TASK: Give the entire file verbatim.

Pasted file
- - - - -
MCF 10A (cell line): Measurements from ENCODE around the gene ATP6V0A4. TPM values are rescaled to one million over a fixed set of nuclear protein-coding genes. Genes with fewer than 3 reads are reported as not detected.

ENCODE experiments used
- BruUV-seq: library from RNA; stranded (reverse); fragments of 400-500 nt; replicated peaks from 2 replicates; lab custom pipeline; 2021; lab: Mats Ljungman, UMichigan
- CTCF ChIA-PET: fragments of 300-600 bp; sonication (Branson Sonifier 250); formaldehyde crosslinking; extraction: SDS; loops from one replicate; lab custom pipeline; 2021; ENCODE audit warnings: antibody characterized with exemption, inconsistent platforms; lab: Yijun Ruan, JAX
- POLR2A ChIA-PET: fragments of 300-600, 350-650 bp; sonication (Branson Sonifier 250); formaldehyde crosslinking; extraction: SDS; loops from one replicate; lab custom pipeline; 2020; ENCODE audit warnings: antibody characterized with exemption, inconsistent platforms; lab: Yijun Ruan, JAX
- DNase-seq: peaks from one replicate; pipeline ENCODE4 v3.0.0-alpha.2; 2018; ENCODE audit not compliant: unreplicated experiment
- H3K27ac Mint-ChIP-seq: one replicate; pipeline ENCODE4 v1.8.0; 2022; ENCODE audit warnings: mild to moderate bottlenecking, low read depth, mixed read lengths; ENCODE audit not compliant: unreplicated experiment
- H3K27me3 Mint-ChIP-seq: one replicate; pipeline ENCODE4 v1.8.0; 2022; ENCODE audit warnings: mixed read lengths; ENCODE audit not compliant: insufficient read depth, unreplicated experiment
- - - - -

MCF 10A (cell line): Measurements from ENCODE around the gene ATP6V0A4. TPM values are rescaled to one million over a fixed set of nuclear protein-coding genes. Genes with fewer than 3 reads are reported as not detected.

ENCODE experiments used
- BruUV-seq: library from RNA; stranded (reverse); fragments of 400-500 nt; replicated peaks from 2 replicates; lab custom pipeline; 2021; lab: Mats Ljungman, UMichigan
- CTCF ChIA-PET: fragments of 300-600 bp; sonication (Branson Sonifier 250); formaldehyde crosslinking; extraction: SDS; loops from one replicate; lab custom pipeline; 2021; ENCODE audit warnings: antibody characterized with exemption, inconsistent platforms; lab: Yijun Ruan, JAX
- POLR2A ChIA-PET: fragments of 300-600, 350-650 bp; sonication (Branson Sonifier 250); formaldehyde crosslinking; extraction: SDS; loops from one replicate; lab custom pipeline; 2020; ENCODE audit warnings: antibody characterized with exemption, inconsistent platforms; lab: Yijun Ruan, JAX
- DNase-seq: peaks from one replicate; pipeline ENCODE4 v3.0.0-alpha.2; 2018; ENCODE audit not compliant: unreplicated experiment
- H3K27ac Mint-ChIP-seq: one replicate; pipeline ENCODE4 v1.8.0; 2022; ENCODE audit warnings: mild to moderate bottlenecking, low read depth, mixed read lengths; ENCODE audit not compliant: unreplicated experiment
- H3K27me3 Mint-ChIP-seq: one replicate; pipeline ENCODE4 v1.8.0; 2022; ENCODE audit warnings: mixed read lengths; ENCODE audit not compliant: insufficient read depth, unreplicated experiment